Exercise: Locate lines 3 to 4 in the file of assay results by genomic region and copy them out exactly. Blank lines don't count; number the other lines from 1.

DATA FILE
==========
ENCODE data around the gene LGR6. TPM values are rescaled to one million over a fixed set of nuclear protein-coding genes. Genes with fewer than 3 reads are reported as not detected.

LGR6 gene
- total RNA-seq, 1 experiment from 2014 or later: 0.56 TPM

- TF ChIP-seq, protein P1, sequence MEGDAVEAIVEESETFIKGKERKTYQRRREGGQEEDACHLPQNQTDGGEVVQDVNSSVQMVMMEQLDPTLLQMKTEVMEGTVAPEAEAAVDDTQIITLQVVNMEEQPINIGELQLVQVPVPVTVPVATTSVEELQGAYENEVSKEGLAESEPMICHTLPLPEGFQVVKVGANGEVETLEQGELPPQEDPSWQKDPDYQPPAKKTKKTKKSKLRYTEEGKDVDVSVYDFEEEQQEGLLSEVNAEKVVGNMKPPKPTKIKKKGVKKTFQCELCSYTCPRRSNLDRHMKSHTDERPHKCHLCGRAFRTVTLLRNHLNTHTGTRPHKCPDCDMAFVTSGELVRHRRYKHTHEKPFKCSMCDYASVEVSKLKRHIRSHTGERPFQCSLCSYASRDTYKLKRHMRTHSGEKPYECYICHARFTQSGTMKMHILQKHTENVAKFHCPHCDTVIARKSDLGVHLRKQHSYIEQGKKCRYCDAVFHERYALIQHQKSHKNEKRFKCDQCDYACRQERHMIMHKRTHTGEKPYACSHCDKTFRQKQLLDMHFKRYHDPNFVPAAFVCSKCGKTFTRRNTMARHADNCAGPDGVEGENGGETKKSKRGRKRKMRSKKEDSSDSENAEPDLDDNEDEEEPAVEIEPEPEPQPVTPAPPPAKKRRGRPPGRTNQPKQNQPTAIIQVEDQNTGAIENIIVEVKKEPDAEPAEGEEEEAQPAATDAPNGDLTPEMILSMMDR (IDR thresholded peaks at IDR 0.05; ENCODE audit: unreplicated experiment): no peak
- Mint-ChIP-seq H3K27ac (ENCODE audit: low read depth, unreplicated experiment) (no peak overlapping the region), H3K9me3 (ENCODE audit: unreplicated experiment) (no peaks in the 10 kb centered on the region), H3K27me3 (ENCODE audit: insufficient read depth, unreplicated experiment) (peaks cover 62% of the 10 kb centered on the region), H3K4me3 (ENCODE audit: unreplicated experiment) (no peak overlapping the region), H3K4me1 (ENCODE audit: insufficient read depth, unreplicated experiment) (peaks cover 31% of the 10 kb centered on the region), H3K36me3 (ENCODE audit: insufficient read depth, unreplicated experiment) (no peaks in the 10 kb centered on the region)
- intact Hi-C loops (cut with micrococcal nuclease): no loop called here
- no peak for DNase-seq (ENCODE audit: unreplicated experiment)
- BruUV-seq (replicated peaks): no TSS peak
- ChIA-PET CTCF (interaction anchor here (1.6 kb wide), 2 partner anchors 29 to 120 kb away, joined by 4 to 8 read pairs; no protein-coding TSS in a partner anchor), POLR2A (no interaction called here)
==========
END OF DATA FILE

- total RNA-seq, 1 experiment from 2014 or later: 0.56 TPM

- TF ChIP-seq, protein P1, sequence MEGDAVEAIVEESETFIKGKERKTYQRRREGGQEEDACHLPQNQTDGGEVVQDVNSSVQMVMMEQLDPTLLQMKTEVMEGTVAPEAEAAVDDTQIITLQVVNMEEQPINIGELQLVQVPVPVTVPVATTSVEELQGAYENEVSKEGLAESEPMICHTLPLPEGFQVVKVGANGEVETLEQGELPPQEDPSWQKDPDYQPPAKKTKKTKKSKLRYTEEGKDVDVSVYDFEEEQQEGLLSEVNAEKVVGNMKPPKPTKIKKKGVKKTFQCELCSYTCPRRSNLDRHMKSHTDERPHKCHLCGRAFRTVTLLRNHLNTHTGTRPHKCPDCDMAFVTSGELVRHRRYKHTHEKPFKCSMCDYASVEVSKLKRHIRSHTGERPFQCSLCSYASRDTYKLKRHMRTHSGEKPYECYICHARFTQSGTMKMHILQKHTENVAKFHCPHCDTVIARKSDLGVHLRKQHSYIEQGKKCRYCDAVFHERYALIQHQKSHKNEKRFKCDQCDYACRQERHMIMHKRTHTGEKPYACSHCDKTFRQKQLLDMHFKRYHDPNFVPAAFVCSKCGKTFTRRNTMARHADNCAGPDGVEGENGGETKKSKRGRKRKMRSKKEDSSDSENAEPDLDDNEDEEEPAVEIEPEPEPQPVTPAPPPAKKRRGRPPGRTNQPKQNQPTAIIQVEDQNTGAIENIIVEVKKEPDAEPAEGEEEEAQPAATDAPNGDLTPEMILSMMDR (IDR thresholded peaks at IDR 0.05; ENCODE audit: unreplicated experiment): no peak